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Publication numberUS6264881 B1
Publication typeGrant
Application numberUS 09/269,078
PCT numberPCT/FR1998/001508
Publication dateJul 24, 2001
Filing dateJul 10, 1998
Priority dateJul 22, 1997
Fee statusPaid
Also published asCA2266385A1, CA2266385C, CN1109653C, CN1234782A, DE69812872D1, DE69812872T2, EP0932581A1, EP0932581B1, WO1999005063A1
Publication number09269078, 269078, PCT/1998/1508, PCT/FR/1998/001508, PCT/FR/1998/01508, PCT/FR/98/001508, PCT/FR/98/01508, PCT/FR1998/001508, PCT/FR1998/01508, PCT/FR1998001508, PCT/FR199801508, PCT/FR98/001508, PCT/FR98/01508, PCT/FR98001508, PCT/FR9801508, US 6264881 B1, US 6264881B1, US-B1-6264881, US6264881 B1, US6264881B1
InventorsDominique Plee
Original AssigneeCeca S.A.
Export CitationBiBTeX, EndNote, RefMan
External Links: USPTO, USPTO Assignment, Espacenet
Method for obtaining LSX zeolite bodies
US 6264881 B1
Abstract
A process for the production of faujasite X agglomerates containing at least 95% of faujasite LSX, that is to say with an Si/Al ratio equal to 1, constituting the active adsorbent. The agglomerate is formed from zeolite LSX and from a binder which can be converted to zeolite, the conversion of which to active zeolite is obtained by conversion to zeolite in a sodium hydroxide/potassium hydroxide or sodium hydroxide liquor.
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Claims(6)
What is claimed is:
1. A process for the production of zeolitic bodies composed of at least 95% of zeolite LSX, wherein the process comprises the following operations:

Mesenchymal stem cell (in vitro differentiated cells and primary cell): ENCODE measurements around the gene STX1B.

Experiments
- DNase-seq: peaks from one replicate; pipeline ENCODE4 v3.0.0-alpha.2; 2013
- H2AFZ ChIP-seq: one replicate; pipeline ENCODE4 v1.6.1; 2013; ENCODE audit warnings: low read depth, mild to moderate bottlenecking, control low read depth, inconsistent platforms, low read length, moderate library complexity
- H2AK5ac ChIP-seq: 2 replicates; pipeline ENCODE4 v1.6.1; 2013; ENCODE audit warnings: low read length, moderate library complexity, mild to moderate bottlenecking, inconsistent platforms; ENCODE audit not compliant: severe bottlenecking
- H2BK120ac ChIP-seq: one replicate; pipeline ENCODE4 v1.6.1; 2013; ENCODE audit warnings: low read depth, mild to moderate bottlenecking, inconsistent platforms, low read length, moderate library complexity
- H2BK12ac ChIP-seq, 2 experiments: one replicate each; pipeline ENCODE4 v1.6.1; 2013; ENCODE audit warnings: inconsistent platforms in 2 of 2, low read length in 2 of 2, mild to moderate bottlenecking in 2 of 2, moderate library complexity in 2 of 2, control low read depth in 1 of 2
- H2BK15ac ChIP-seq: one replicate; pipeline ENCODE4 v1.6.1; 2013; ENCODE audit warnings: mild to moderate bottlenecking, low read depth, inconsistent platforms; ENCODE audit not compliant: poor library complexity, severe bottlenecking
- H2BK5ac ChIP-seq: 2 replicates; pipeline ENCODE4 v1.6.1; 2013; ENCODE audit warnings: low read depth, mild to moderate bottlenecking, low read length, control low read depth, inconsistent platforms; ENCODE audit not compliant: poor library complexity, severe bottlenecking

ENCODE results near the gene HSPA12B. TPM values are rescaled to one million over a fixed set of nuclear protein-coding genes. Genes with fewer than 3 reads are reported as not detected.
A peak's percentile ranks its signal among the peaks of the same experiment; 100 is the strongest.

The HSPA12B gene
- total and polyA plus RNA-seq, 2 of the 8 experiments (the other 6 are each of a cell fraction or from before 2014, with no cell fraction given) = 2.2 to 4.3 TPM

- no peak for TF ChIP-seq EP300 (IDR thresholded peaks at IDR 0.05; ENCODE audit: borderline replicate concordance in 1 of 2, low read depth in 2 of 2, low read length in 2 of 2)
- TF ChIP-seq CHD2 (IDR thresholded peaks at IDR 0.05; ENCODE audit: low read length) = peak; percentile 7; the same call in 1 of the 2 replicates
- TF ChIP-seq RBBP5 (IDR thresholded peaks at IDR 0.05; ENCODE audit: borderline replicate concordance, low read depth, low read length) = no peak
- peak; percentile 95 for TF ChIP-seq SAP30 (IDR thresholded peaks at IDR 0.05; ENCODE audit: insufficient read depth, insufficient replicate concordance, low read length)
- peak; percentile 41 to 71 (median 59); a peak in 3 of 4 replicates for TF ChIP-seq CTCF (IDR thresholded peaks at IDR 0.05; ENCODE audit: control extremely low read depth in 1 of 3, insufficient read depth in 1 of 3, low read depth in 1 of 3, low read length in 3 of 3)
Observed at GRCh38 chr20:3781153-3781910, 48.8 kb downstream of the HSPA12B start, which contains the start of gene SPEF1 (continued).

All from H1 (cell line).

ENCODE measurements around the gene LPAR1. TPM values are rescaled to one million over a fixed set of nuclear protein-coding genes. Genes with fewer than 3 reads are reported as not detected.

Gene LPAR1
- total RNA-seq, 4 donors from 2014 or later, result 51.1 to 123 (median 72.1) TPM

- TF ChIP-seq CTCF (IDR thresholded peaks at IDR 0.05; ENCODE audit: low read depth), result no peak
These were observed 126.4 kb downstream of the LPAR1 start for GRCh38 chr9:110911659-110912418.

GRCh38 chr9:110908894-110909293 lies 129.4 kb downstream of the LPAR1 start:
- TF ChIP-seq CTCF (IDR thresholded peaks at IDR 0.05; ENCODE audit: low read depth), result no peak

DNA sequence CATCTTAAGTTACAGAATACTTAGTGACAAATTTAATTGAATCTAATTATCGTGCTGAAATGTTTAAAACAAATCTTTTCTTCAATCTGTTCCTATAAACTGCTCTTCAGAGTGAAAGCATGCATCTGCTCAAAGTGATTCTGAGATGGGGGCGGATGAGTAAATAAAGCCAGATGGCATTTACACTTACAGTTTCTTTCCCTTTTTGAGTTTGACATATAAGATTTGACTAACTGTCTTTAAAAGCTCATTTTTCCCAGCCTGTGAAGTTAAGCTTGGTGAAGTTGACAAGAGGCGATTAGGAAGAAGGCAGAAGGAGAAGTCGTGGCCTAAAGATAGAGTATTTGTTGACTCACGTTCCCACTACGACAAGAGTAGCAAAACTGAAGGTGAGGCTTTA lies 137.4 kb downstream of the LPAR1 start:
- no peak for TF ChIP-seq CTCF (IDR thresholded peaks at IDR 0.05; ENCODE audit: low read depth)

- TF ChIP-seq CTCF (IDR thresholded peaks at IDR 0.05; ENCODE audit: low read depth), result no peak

a) agglomerating a zeolite LSX powder with a binder containing at least 80% of a clay which can be converted to zeolite, to form a mixture,
b) shaping the mixture obtained in operation a),
c) drying and then calcining the shaped mixture obtained in operation b) at a temperature of 500° C. to 600° C. to form a solid product,
d) bringing the solid product resulting from operation c) into contact with an at least 0.5 molar caustic aqueous solution, and
e) further treating the solid product obtained in operation d) by washing, drying and activating at a temperature of 500-600° C.
2. The process according to claim 1, wherein the caustic solution is a sodium hydroxide and potassium hydroxide solution in which the potassium hydroxide is present at a maximum content of 30 molar % with respect to the combined sodium hydroxide and potassium hydroxide.
3. The process according to claim 1, wherein the caustic solution is a sodium hydroxide solution.
4. The process according to claim 1, wherein the binder which can be converted to zeolite belongs to the kaolinite, halloysite, nacrite or dickite family.